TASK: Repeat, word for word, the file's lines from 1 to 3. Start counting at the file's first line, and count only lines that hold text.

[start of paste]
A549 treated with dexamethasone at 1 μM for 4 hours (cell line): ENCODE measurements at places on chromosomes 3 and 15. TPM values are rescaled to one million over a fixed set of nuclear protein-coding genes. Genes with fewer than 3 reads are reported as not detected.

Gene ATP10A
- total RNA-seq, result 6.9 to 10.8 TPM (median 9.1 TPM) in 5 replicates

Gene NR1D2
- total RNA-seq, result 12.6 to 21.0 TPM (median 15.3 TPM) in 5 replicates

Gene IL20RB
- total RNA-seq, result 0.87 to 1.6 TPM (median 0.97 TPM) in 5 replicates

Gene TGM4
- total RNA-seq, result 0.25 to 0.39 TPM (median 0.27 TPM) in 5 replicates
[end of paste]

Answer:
A549 treated with dexamethasone at 1 μM for 4 hours (cell line): ENCODE measurements at places on chromosomes 3 and 15. TPM values are rescaled to one million over a fixed set of nuclear protein-coding genes. Genes with fewer than 3 reads are reported as not detected.

Gene ATP10A
- total RNA-seq, result 6.9 to 10.8 TPM (median 9.1 TPM) in 5 replicates